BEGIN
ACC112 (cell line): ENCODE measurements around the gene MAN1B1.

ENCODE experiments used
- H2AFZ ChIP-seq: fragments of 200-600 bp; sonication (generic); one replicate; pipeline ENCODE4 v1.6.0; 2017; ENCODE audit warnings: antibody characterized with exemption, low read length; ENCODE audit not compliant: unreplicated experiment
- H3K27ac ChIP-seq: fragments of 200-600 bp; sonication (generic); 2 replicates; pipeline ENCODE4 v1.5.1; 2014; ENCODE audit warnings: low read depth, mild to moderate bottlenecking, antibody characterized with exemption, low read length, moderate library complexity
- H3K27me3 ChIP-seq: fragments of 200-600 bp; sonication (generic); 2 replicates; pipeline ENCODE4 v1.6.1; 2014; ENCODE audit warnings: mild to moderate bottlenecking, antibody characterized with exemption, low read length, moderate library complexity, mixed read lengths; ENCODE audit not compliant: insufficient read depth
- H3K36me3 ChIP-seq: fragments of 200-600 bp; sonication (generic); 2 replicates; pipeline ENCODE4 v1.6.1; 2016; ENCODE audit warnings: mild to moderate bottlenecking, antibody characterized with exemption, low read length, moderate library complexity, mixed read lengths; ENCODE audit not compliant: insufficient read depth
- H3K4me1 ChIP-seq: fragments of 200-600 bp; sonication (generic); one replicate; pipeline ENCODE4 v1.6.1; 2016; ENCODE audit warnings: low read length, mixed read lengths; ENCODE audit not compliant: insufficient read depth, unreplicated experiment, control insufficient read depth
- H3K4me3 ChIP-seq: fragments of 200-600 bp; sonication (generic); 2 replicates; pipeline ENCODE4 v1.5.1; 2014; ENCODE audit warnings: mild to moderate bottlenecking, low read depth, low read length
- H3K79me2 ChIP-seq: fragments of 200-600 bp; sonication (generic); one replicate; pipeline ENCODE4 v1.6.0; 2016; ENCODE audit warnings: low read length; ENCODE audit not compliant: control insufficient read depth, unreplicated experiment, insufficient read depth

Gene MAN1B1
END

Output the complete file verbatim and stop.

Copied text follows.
ACC112 (cell line): ENCODE measurements around the gene MAN1B1.

ENCODE experiments used
- H2AFZ ChIP-seq: fragments of 200-600 bp; sonication (generic); one replicate; pipeline ENCODE4 v1.6.0; 2017; ENCODE audit warnings: antibody characterized with exemption, low read length; ENCODE audit not compliant: unreplicated experiment
- H3K27ac ChIP-seq: fragments of 200-600 bp; sonication (generic); 2 replicates; pipeline ENCODE4 v1.5.1; 2014; ENCODE audit warnings: low read depth, mild to moderate bottlenecking, antibody characterized with exemption, low read length, moderate library complexity
- H3K27me3 ChIP-seq: fragments of 200-600 bp; sonication (generic); 2 replicates; pipeline ENCODE4 v1.6.1; 2014; ENCODE audit warnings: mild to moderate bottlenecking, antibody characterized with exemption, low read length, moderate library complexity, mixed read lengths; ENCODE audit not compliant: insufficient read depth
- H3K36me3 ChIP-seq: fragments of 200-600 bp; sonication (generic); 2 replicates; pipeline ENCODE4 v1.6.1; 2016; ENCODE audit warnings: mild to moderate bottlenecking, antibody characterized with exemption, low read length, moderate library complexity, mixed read lengths; ENCODE audit not compliant: insufficient read depth
- H3K4me1 ChIP-seq: fragments of 200-600 bp; sonication (generic); one replicate; pipeline ENCODE4 v1.6.1; 2016; ENCODE audit warnings: low read length, mixed read lengths; ENCODE audit not compliant: insufficient read depth, unreplicated experiment, control insufficient read depth
- H3K4me3 ChIP-seq: fragments of 200-600 bp; sonication (generic); 2 replicates; pipeline ENCODE4 v1.5.1; 2014; ENCODE audit warnings: mild to moderate bottlenecking, low read depth, low read length
- H3K79me2 ChIP-seq: fragments of 200-600 bp; sonication (generic); one replicate; pipeline ENCODE4 v1.6.0; 2016; ENCODE audit warnings: low read length; ENCODE audit not compliant: control insufficient read depth, unreplicated experiment, insufficient read depth

Gene MAN1B1